Inspiring women who have made their mark on Leeds are set to have their names etched in history at Leeds Civic Hall.
It’s time to have your say on which women of Leeds have made their biggest mark on history.
People across the city are being asked to help decide which remarkable women from history will have their names inscribed on the walls of Leeds Civic Hall’s prestigious Council Chamber.
A consultation has now been launched, closing on Friday 1 March, asking for residents’ views on those that might be recognised.
Leeds locals are being asked to choose from an initial list of six women, who have each blazed a trail in their own, unique way, whilst also being invited to make their own suggestions as to who might be included.
The initial list features:
- Gertrude Paul – the city’s first black head teacher and an advocate for the Afro-Caribbean community in Yorkshire
- Leonara Cohen OBE – a leading member of the campaign for the right of women to vote, who was arrested for smashing a glass case at the Tower of London
- Alice Bacon CBE – became the city’s first female MP and later served as a Home Office minister in the 1960s where she oversaw the abolition of the death penalty, the legalisation of abortion and the decriminalisation of homosexuality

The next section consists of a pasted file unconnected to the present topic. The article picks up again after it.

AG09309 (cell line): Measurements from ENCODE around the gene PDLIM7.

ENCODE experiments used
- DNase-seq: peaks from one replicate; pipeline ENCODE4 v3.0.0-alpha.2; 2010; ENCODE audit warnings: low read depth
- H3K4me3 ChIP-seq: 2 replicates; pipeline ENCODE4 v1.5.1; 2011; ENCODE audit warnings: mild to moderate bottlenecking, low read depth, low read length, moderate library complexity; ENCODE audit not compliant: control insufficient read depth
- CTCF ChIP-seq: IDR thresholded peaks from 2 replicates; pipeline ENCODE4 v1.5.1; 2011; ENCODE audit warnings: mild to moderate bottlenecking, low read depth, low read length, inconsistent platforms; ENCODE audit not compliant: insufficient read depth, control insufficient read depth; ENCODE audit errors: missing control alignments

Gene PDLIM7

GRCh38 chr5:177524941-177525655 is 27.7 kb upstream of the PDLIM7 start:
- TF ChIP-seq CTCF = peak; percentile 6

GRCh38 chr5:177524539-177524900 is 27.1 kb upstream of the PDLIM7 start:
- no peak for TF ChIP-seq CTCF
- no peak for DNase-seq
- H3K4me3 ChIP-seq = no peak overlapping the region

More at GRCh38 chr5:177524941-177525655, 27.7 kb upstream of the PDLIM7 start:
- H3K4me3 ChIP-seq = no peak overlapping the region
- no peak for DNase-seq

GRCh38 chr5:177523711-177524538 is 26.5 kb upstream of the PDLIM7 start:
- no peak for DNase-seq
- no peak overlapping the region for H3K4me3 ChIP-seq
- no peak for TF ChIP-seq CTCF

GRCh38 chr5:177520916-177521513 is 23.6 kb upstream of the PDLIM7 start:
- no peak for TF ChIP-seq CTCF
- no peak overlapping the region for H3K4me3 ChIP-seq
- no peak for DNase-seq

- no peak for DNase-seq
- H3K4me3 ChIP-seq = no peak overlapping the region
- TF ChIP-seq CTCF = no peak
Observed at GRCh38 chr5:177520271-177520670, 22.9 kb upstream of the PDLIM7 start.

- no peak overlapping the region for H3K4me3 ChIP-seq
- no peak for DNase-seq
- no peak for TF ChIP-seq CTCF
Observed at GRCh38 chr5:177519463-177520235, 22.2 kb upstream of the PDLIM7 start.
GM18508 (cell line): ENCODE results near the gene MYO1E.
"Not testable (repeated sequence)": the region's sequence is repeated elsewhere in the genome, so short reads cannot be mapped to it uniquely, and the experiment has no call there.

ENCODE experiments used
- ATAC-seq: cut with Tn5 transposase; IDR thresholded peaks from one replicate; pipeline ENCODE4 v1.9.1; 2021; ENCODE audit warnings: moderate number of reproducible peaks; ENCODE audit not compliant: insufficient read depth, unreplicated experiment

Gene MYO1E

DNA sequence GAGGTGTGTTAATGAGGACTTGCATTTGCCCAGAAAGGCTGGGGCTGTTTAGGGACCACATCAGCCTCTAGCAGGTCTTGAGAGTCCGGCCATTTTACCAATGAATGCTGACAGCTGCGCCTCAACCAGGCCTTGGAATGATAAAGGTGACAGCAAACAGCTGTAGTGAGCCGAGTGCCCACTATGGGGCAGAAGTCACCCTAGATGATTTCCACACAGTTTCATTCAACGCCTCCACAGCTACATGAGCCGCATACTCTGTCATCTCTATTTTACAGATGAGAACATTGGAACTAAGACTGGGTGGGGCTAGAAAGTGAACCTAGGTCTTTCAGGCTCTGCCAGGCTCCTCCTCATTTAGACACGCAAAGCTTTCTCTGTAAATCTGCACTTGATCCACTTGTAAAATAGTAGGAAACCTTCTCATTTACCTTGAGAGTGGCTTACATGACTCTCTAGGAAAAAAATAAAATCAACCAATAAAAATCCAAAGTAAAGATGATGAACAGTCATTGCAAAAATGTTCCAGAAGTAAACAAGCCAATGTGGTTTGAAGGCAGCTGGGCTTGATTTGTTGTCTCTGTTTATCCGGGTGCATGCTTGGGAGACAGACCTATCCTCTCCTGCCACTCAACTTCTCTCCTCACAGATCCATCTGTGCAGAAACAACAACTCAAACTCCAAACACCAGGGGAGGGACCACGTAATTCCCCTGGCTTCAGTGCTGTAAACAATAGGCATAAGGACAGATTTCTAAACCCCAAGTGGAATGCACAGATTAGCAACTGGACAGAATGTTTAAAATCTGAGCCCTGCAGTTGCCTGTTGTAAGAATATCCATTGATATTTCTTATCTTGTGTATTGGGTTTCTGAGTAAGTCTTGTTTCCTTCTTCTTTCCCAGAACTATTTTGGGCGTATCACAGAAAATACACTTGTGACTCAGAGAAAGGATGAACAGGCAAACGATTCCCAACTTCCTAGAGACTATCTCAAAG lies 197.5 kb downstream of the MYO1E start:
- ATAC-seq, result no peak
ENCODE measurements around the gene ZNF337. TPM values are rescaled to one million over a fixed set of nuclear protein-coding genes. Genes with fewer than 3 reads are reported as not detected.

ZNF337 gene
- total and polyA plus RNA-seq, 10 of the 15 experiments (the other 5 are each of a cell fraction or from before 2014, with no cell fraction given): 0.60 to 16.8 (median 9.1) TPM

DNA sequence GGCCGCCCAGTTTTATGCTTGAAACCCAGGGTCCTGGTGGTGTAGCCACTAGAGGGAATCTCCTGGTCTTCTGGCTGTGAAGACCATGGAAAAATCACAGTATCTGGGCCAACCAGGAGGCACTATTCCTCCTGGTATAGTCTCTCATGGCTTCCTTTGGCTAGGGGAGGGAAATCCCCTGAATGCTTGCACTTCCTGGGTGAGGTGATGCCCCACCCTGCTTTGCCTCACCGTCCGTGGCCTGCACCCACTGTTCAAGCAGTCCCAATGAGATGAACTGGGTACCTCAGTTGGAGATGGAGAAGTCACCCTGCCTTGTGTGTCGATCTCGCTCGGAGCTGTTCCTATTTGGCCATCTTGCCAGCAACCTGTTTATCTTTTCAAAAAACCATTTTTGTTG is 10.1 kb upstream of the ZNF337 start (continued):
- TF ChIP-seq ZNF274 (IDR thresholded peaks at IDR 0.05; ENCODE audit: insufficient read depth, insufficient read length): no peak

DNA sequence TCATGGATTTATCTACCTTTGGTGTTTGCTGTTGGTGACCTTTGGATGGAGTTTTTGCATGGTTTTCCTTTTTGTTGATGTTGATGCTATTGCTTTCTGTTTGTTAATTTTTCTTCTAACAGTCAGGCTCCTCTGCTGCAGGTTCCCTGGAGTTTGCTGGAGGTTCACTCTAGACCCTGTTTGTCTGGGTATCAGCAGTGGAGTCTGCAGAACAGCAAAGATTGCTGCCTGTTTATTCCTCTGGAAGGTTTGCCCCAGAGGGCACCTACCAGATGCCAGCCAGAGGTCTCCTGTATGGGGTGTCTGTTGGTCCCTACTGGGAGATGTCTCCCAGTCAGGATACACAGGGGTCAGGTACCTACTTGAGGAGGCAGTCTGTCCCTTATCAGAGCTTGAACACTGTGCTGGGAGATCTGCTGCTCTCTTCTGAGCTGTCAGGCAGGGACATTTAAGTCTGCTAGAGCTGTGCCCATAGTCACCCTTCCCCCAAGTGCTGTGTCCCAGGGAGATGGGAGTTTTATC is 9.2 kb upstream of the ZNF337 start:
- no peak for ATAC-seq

- Beryl Burton OBE – the racing cyclist who dominated the sport in the UK and abroad, winning more than 90 domestic championships and seven world titles
- The Barnbow Lasses – these were the women and girls who worked in the Barnbow Munitions Factory during World War One, 35 of them were killed in an explosion in 1916
- Ivy Benson – a saxophonist and bandleader, who led an all-female swing band. Her band were the first entertainers to be invited to perform at the VE celebrations in Berlin in 1945.
The names of those chosen will be announced on International Women’s Day on Friday 8 March, and will form part of a report for the final decision making process.
The names formally agreed will be added to the walls of the chamber alongside the men from the city’s past who already feature there.
Councillor Debra Coupar, Leeds City Council’s deputy leader and executive member for resources, said: “As a city, Leeds has a very proud track record of honouring those who laid the foundations of the place we know and love today.
“However, there’s no question that the names which currently feature on the walls of the Council Chamber echo a time when the accomplishments of women were not held in the same high esteem which they are today.
“It’s high time we began to address that imbalance, to ensure that the achievements of these truly remarkable women get that same recognition and that their names stand as a lasting inspiration for future generations.”
To take apart, visit their website here.
Featured image – Leeds City Council